Use of libraries
It is very wasteful to write code unnecessarily; often the functionality is available in AJAX or NUCLEUS. Check the libraries before coding and contribute any new code so that it can be incorporated into the libraries.
The European Molecular Biology Open Software Suite (EMBOSS) is a high quality package of open source software tools for molecular biology. It includes over 200 applications integrated with a range of popular third party software packages under a consistent and powerful command line interface. The tools are available from a wide range of graphical interfaces, including easy to use web interfaces and powerful workflow software.The EMBOSS Administrator's Guide is the official, definitive and comprehensive guide to EMBOSS installation and maintenance:Find all the information needed to configure, install and maintain EMBOSS, including recent additions for version 6.2Step-by-step instructions with real-world examples - saves readers time and helps them avoid the pitfalls on all the common platformsIn-depth reference to database configuration - learn how to set up and use databases under EMBOSSIncludes EMBOSS Frequently Asked Questions (FAQ) with answers - quickly find solutions to common problems
Every EMBOSS and EMBASSY program has an ACD (AJAX command definition) file which describes the application, its options (parameters) and command line interface. The ACD file controls the behaviour of the application at the command line, particularly, all the user input operations. It includes:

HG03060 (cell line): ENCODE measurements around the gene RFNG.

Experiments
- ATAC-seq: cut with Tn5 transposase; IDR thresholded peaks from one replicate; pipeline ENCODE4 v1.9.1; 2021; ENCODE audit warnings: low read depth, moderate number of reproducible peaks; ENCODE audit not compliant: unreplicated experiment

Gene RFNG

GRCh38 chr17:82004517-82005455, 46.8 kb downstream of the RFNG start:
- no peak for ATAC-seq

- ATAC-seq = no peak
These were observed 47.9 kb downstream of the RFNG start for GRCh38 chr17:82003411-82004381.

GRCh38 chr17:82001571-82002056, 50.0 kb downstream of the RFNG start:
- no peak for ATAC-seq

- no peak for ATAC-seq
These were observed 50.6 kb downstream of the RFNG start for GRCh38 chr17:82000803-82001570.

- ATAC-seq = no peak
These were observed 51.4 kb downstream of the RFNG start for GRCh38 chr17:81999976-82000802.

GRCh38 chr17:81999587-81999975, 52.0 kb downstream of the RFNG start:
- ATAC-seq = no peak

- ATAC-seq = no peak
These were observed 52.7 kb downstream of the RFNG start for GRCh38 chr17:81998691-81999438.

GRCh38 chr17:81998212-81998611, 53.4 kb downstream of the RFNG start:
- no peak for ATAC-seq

An application definition describing the application itself, for instance its name, documentation text and functional grouping.
Attributes defining exactly what options are permitted or required under different conditions, how option values may be specified on the command line and how the user is prompted for values.
A data definition for every application option. These describe the program parameters, i.e. the data the program can accept or requires to run. This includes input and output files and all other parameters.
A datatype for each application option and attributes describing the permissible type or value in detail, for example default values and whether data has to be within limits. These are used for user input validation to ensure the application parameters are set correctly.
Dependencies between application options, such as when a value is only required if another is specified, or the permitted type of value depends on the value or the presence of another. If for example the input sequence for an alignment program is DNA it should not accept a protein comparison matrix.
When an application is run, the ACD file is read and the command line processed automatically by an ACD file parser and command line processor that is internal to EMBOSS. Together these ensure that the required information is available at startup. All of the required option values are prompted for as necessary before the application starts. Input values that are incorrect or out of range are reprompted for automatically. The input values are read and held in memory, files are opened as required and so forth, so that all the required data are available when the application proper runs. An EMBOSS application cannot ask the user for more information after several hours of processing!